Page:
Jun 18, 2015

They Shoot Landlords, Don't They

When I ran as a long-shot independent for mayor in 2005, against Ed Pawlowski and Bill Heydt,  the first thing I did was take The  Morning Call reporter on a tour of the properties that I managed.  As an intercity landlord, operating apartments between 4th and 12th, Walnut and Tilghman Streets,  I knew that the rentals would become  Allentown's biggest problem.  After the WW2,  it became fashionable to live in a twin or small ranch, and Allentown's row houses began being divided into apartments.  Those apartments were mostly occupied by singles or childless couples, and helped keep downtown and Hamilton Street vital, long past many of it's sister cities.  In the 1960's, despite the thousands of converted apartments,  center city was clean, and Allentown was the All American City.  Both the tenants and landlords were hard working and conscientious.  As the urban poor from New York and New Jersey discovered the clean streets of Allentown, and it's moderately priced apartments,  a steady influx of new residents arrived daily.  These changes were not encouraged by the landlords.  Nobody ever purchased a building hoping to replace their conscientious middle class occupants, with a poorer, more problematic tenant base.  Various social agencies staked many of these newcomers to the first month rent and security deposits.  Although politically incorrect, I said at the time that Allentown was creating a poverty magnet.  My phrase and analysis back then is now recognized as an unintended consequence of such programs.  During Heydt's administration, Allentown passed a Rental Inspection Law.  Some viewed  this as the solution to the rental problem, I didn't fully agree;  You cannot legislate pride of ownership. Bad operators could, and easily did, cross the T's and dot the i's.  Pawlowski's solution has been to tag buildings as unfit for habitation, so many,  that the process itself has created blight.  Halls of Shame, either by the city or private groups, only stigmatize both the property and owner, but don't produce a solution.  The programs in place, if applied with more flexibility, can work.  The school district is starting to show concern about the consequences of more apartments and students.  Recent zoning changes allowing the conversion of commercial space by right, rather than by variance, could well add to the problem.  At the end of the day,  all landlords want to see their investment appreciate.  The city must learn to work with that basic incentive as a vehicle for change.

UPDATE:  The post above is reprinted from my archives.  I believe that my background enabled me to write a  concise, accurate synopsis of Allentown's downtown housing situation. Today, we learn that Reilly's City Center and other employers and stakeholders in the NIZ are offering $10,000 incentives for their employees to buy houses in center city. I believe that if the plan is properly administered, it can be a useful tool for Allentown.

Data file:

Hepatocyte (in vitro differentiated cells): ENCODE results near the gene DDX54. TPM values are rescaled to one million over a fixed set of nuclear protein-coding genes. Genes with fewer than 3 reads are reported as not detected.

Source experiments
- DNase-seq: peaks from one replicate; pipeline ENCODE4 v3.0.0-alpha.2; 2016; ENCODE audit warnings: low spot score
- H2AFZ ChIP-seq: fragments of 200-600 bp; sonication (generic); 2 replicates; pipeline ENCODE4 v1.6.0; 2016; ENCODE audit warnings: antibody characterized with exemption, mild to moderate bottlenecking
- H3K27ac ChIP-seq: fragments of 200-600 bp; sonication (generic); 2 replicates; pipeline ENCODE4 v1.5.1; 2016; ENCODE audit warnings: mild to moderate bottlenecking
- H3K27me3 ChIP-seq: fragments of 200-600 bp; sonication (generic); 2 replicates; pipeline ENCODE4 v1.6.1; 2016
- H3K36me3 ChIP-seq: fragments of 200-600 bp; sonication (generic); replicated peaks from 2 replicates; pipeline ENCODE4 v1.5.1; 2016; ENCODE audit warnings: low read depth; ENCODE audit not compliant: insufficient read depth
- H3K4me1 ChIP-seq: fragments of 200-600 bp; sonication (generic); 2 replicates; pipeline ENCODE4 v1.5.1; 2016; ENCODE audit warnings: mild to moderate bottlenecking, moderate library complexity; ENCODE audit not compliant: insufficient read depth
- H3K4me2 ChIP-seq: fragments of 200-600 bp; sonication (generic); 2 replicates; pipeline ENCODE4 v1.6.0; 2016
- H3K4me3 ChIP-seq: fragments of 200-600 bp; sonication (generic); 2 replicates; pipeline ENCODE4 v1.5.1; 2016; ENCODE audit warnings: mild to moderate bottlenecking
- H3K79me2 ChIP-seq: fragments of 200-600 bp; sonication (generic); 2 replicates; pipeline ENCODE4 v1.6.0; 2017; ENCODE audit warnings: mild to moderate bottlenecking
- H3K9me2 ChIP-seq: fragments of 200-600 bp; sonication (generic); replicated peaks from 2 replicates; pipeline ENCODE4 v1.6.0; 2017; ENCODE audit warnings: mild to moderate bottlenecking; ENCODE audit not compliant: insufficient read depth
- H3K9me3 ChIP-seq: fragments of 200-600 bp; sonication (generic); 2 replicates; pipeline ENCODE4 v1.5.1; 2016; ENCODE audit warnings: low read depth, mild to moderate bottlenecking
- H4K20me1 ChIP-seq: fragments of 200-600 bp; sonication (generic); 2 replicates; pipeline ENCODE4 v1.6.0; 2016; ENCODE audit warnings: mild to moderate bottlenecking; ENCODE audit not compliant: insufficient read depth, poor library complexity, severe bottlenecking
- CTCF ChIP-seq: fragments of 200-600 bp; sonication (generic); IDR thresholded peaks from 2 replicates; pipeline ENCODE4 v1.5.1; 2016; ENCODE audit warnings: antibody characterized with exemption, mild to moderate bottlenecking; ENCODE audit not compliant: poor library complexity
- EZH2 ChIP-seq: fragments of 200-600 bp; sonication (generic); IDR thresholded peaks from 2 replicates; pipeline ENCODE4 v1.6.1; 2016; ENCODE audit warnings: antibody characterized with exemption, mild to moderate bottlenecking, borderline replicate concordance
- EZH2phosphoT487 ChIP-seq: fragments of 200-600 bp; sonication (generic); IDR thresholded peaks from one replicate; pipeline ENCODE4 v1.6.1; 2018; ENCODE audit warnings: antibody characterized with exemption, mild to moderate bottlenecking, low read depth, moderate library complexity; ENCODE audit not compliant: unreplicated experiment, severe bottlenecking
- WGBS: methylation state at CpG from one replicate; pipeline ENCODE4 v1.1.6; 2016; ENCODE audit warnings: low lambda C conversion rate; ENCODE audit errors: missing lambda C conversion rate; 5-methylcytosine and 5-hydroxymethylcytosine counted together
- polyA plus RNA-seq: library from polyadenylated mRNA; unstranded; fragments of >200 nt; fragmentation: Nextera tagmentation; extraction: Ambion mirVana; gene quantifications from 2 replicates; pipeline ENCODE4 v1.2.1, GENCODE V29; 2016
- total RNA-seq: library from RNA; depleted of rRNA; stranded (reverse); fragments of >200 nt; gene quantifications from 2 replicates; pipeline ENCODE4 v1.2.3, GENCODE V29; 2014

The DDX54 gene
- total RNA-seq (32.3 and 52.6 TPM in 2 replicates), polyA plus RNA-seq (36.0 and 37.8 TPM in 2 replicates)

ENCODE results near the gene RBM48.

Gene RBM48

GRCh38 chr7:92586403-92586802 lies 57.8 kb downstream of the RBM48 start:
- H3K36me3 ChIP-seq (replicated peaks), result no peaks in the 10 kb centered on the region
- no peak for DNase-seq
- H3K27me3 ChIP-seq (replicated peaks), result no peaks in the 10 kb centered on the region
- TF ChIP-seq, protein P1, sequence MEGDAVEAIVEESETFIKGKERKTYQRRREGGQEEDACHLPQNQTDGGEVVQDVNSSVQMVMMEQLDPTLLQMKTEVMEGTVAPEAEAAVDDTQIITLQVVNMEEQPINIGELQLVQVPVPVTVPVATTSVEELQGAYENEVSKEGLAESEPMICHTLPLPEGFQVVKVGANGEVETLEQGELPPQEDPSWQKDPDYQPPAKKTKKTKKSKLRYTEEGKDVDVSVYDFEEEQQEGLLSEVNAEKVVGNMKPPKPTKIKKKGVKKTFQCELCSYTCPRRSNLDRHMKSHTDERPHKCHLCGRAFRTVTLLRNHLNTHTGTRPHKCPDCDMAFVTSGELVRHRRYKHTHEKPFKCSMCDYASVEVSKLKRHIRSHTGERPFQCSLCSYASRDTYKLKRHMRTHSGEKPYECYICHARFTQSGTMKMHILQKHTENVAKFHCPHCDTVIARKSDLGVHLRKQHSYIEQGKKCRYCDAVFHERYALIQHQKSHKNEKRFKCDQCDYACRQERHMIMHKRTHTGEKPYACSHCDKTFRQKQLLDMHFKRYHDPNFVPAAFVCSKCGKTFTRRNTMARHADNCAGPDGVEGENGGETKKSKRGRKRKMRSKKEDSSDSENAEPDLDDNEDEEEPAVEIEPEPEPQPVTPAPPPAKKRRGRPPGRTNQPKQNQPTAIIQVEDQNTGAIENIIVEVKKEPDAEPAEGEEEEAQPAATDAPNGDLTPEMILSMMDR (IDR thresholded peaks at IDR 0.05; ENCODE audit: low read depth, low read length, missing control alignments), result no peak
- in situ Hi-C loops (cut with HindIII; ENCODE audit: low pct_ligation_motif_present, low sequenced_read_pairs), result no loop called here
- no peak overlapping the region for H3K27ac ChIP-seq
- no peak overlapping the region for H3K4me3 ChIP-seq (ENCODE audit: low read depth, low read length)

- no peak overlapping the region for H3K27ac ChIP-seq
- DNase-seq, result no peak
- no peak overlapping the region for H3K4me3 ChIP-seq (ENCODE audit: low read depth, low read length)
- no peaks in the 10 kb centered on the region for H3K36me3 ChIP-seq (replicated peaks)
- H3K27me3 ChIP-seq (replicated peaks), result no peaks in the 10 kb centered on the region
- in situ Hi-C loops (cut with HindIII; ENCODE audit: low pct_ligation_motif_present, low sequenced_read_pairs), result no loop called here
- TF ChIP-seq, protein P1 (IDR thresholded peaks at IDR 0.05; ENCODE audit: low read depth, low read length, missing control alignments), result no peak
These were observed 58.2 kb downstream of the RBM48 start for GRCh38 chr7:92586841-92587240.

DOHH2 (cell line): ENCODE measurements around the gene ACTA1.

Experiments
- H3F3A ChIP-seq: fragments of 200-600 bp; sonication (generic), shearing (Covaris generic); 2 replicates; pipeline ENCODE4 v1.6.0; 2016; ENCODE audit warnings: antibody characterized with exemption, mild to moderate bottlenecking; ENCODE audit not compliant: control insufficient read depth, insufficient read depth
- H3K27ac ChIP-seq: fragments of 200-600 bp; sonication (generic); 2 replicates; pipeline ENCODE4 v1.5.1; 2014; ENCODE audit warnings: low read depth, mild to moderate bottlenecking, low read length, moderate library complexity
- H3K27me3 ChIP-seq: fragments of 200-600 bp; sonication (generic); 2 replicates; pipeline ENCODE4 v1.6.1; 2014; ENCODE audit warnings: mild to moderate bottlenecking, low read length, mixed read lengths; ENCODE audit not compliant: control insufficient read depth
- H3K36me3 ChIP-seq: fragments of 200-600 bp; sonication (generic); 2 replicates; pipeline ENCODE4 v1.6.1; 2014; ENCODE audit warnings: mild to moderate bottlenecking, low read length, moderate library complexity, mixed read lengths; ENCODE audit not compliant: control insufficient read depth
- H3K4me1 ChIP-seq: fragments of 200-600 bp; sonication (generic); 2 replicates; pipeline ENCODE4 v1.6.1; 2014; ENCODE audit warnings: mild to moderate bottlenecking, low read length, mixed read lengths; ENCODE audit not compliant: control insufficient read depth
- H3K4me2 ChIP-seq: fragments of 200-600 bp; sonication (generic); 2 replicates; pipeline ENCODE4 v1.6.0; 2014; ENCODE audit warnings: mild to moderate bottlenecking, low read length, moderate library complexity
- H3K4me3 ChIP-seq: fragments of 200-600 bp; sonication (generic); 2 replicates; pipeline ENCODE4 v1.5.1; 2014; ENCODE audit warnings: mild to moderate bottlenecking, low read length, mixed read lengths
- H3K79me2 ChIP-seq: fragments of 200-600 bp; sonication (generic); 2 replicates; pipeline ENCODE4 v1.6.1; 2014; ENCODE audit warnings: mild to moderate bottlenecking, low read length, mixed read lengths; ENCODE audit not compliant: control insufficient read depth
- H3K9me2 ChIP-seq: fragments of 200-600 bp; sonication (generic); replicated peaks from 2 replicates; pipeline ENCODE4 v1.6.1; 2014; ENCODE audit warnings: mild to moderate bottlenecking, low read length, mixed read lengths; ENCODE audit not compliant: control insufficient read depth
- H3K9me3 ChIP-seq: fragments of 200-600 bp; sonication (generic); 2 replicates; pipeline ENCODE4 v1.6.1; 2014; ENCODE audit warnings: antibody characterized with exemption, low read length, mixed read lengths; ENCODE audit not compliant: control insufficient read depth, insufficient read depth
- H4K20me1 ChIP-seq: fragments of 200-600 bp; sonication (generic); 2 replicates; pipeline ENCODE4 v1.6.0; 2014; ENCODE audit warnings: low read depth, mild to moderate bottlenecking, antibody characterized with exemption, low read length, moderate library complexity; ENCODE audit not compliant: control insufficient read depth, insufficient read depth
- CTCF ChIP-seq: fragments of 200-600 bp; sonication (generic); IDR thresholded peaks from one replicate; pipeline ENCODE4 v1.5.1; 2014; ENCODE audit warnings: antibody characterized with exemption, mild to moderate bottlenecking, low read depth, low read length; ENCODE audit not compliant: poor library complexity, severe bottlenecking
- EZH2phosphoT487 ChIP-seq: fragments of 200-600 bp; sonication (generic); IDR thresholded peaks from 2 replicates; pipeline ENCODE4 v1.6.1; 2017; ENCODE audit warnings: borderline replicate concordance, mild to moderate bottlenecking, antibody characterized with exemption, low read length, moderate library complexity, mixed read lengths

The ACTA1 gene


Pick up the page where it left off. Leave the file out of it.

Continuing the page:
Anonymous said...


We/community leaders were trying to get exactly this type of program up and running years ago. It never happened due to an apparent lack of interest from the city leaders.Happy it now seems to be moving forward.

Scott Armstrong

Anonymous said...

Just for "chuckles" I would like to see the Morning Call re-print this historically accurate past posting of our "Fair" City with the accompanying Update. How do you spell "Fat Chance" HA!
Thank You Michael, and Scott for all you are trying to do here!!
"The Old Allentown Curmudgeon" (PJF)

Anonymous said...

Some 40 years ago, we used to live in an end of the row in the 200 N 15th St in Allentown. For hardware needs we had Werners(?) next to us, and a supermarket down the street. Our neighbor was an elderly lady, whom we used to talk on the front porch about anything. It was a home I loved even today, due to its character. Even if it was in the $10000 give away area, because high taxes for the type of home and expensive services would keep me away. Any of the prices being asked will be artificially inflated, and those who were thinking of selling in that area will come out of the woodwork and breathe "finally!"

michael molovinsky said...

@2:38, i don't think that the plan will result in the house prices being inflated. sellers want to sell, and don't care where the buyer gets the money. there's far too many houses for sale for this plan to be a factor. the offer only applies to employees working downtown with certain companies. those employees with children may reject the offer because of the perception of the allentown school district. other's also may not care to live in center city, despite the incentive. i applaud the effort, but don't think that it will be very successful. it certainly won't effect the overall real estate market.

doug_b said...

50 years ago, I lived in that general vicinity. Living within walking distance to your work place is great (might save you from having two cars) until you decide to change jobs.

There are many negatives: Houses are small, lack storage space, no garage means parking on the street, snow removal problems, and most of all is resale value. I can't see those homes appreciating.

Anonymous said...

I can't get all giddy over this proposal. It reminds me of the student loan/grant scam that the federal government runs. They raise the amount of loans and grants and the colleges immediately raise tuition costs to grab it.
And look who all these "generous" companies are: hospitals, banks, utilities and others sucking on the teat of taxpayers, rate payers, and regulated insurance companies. I'm just waiting to hear that employees of the City are eligible for this 'benefit.'